Cronolog rocks. It's an elegant alternative for logrotate and it's ilk. It's small app that takes a log file name template as an argument on the command-line and logfile data on STDIN. Cronolog then outputs the log data to a log file with the given name template. The template is a subset of the C strftime() format tokens. But I'm peculiar and even cronolog's meager installation needs are too much hassle for me, so I whipped up a copy in a couple dozen lines of Perl that can be cut and pasted into a new server. It supports an even smaller subset of tokens (those resulting from Perl's localtime()) and a couple features I preferred (like gzipping on closing the log file).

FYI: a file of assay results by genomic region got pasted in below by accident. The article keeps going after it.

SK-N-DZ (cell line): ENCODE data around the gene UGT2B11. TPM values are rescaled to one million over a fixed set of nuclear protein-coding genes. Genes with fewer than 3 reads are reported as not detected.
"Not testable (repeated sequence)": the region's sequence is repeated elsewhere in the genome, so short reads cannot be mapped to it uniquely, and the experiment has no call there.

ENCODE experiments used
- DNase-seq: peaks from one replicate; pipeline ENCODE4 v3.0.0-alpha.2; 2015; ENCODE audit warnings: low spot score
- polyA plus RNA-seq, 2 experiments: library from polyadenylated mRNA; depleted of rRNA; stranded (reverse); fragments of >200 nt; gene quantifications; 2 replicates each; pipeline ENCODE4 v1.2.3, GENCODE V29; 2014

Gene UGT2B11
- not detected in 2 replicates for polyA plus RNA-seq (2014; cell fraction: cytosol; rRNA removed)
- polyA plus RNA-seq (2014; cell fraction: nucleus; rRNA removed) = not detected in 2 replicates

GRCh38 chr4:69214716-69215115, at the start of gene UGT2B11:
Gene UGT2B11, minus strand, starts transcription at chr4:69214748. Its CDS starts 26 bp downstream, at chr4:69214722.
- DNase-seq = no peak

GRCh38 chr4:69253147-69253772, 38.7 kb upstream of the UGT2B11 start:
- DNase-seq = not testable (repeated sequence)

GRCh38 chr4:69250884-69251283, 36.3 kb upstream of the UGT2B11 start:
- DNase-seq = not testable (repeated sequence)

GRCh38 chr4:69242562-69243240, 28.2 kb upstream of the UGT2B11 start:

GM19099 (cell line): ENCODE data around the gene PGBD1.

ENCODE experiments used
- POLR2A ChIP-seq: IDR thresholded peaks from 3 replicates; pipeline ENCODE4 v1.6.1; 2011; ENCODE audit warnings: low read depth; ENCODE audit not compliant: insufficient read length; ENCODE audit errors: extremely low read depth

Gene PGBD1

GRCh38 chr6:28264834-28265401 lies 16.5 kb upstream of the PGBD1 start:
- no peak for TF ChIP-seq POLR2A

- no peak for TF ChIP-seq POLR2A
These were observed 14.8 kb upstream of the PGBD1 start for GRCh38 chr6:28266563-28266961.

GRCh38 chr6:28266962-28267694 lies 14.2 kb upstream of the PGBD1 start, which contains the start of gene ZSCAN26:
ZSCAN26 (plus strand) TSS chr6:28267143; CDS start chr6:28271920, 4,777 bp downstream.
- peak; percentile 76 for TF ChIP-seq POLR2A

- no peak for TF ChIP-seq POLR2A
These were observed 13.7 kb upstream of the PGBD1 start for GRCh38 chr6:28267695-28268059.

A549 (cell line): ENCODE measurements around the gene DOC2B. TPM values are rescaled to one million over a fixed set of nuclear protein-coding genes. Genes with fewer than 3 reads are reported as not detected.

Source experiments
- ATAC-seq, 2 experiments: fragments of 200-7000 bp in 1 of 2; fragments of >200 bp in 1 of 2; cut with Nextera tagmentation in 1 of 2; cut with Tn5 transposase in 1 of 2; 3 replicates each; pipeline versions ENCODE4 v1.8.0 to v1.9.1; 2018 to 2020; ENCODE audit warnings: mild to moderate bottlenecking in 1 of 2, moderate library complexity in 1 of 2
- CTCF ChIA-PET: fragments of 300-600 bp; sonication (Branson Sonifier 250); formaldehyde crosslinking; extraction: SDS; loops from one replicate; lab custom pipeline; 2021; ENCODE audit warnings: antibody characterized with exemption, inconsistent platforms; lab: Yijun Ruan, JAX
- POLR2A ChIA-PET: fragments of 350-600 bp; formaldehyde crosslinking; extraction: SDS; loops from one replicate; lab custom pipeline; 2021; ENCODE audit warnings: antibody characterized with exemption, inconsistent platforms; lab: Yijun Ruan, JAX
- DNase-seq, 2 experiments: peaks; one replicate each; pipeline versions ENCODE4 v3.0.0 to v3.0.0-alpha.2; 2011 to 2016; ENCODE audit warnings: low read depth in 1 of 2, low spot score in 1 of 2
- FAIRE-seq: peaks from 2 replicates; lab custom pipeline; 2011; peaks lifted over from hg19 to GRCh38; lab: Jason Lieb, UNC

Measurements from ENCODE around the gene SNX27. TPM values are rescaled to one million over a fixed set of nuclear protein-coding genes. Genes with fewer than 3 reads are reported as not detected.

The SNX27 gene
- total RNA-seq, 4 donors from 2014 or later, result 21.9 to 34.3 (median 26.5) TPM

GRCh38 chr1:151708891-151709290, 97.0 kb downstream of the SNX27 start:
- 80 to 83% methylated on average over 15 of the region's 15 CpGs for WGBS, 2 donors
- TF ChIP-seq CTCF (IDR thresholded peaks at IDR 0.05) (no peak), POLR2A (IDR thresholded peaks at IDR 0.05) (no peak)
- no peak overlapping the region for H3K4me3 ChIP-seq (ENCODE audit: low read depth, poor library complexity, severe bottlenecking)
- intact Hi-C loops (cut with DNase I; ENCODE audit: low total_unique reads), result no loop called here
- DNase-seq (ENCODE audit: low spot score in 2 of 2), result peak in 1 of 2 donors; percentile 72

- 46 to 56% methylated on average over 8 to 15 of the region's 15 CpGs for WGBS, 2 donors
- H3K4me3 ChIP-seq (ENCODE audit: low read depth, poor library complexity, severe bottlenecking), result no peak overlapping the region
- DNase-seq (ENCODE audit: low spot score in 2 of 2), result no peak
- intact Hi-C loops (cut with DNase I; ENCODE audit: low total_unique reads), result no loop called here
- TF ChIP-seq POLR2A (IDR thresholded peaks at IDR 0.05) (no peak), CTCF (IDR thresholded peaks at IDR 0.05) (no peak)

Typical use requires that you pipe the output into cronolog:

# stdout_log_producing_app | /usr/bin/ /var/log/stdout_log_producing_app.%Y%M%D.log

Which would produce log files such as "stdout_log_producing_app.20060930.log". I use it with lighttpd (which also rocks), to handle automatic log rotation (from lighttpd.conf):

$HTTP["host"] =~ "(^|.)$" {
    accesslog.filename          = "| /usr/bin/ /www/log/" }

One note: determines if it needs to close the current log file and open a new one on each new line of log, so if an entire time period passes where the log file name would change, but there's no log data for that time period, no log file will be created. This may catch users off guard who are used to seeing log files for every single day (week, hour, whatever), blank or not.

Simple, but very effective. You can check it out HERE.